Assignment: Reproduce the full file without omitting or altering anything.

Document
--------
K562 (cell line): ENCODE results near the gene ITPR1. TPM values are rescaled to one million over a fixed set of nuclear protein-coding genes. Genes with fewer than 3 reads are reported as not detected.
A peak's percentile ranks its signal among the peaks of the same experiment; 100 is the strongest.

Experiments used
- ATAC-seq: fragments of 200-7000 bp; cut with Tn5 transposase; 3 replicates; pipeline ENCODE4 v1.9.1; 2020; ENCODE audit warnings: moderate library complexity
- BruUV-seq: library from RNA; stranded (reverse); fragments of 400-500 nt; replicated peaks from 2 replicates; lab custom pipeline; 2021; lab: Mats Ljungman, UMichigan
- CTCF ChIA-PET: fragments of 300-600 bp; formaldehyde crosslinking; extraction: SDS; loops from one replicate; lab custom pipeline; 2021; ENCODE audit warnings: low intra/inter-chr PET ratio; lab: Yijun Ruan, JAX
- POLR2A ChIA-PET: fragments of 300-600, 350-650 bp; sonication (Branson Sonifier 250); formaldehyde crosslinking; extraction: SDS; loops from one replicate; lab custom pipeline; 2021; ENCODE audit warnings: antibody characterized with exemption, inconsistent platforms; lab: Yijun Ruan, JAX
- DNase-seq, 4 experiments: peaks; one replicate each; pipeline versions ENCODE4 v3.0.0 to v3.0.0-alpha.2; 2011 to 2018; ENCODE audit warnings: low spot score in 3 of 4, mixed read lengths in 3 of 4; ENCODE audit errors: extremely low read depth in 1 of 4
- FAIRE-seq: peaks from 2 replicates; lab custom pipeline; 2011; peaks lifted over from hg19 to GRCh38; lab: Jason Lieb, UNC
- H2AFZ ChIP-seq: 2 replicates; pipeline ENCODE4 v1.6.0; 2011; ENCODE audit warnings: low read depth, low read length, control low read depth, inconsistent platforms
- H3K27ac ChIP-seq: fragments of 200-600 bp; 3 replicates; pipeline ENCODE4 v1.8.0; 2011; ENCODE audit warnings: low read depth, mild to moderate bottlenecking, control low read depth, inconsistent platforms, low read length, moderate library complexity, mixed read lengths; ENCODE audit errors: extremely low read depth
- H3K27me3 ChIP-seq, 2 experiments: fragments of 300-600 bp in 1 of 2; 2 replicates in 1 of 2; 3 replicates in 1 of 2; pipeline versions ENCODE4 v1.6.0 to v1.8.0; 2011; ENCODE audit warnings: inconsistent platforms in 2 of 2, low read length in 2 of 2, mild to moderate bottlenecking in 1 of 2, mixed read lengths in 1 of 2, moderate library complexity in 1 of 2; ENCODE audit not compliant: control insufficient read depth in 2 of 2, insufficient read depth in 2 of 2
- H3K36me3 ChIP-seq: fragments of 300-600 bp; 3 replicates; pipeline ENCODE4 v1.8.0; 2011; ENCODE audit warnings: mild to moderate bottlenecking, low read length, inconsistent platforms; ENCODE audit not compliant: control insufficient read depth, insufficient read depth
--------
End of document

K562 (cell line): ENCODE results near the gene ITPR1. TPM values are rescaled to one million over a fixed set of nuclear protein-coding genes. Genes with fewer than 3 reads are reported as not detected.
A peak's percentile ranks its signal among the peaks of the same experiment; 100 is the strongest.

Experiments used
- ATAC-seq: fragments of 200-7000 bp; cut with Tn5 transposase; 3 replicates; pipeline ENCODE4 v1.9.1; 2020; ENCODE audit warnings: moderate library complexity
- BruUV-seq: library from RNA; stranded (reverse); fragments of 400-500 nt; replicated peaks from 2 replicates; lab custom pipeline; 2021; lab: Mats Ljungman, UMichigan
- CTCF ChIA-PET: fragments of 300-600 bp; formaldehyde crosslinking; extraction: SDS; loops from one replicate; lab custom pipeline; 2021; ENCODE audit warnings: low intra/inter-chr PET ratio; lab: Yijun Ruan, JAX
- POLR2A ChIA-PET: fragments of 300-600, 350-650 bp; sonication (Branson Sonifier 250); formaldehyde crosslinking; extraction: SDS; loops from one replicate; lab custom pipeline; 2021; ENCODE audit warnings: antibody characterized with exemption, inconsistent platforms; lab: Yijun Ruan, JAX
- DNase-seq, 4 experiments: peaks; one replicate each; pipeline versions ENCODE4 v3.0.0 to v3.0.0-alpha.2; 2011 to 2018; ENCODE audit warnings: low spot score in 3 of 4, mixed read lengths in 3 of 4; ENCODE audit errors: extremely low read depth in 1 of 4
- FAIRE-seq: peaks from 2 replicates; lab custom pipeline; 2011; peaks lifted over from hg19 to GRCh38; lab: Jason Lieb, UNC
- H2AFZ ChIP-seq: 2 replicates; pipeline ENCODE4 v1.6.0; 2011; ENCODE audit warnings: low read depth, low read length, control low read depth, inconsistent platforms
- H3K27ac ChIP-seq: fragments of 200-600 bp; 3 replicates; pipeline ENCODE4 v1.8.0; 2011; ENCODE audit warnings: low read depth, mild to moderate bottlenecking, control low read depth, inconsistent platforms, low read length, moderate library complexity, mixed read lengths; ENCODE audit errors: extremely low read depth
- H3K27me3 ChIP-seq, 2 experiments: fragments of 300-600 bp in 1 of 2; 2 replicates in 1 of 2; 3 replicates in 1 of 2; pipeline versions ENCODE4 v1.6.0 to v1.8.0; 2011; ENCODE audit warnings: inconsistent platforms in 2 of 2, low read length in 2 of 2, mild to moderate bottlenecking in 1 of 2, mixed read lengths in 1 of 2, moderate library complexity in 1 of 2; ENCODE audit not compliant: control insufficient read depth in 2 of 2, insufficient read depth in 2 of 2
- H3K36me3 ChIP-seq: fragments of 300-600 bp; 3 replicates; pipeline ENCODE4 v1.8.0; 2011; ENCODE audit warnings: mild to moderate bottlenecking, low read length, inconsistent platforms; ENCODE audit not compliant: control insufficient read depth, insufficient read depth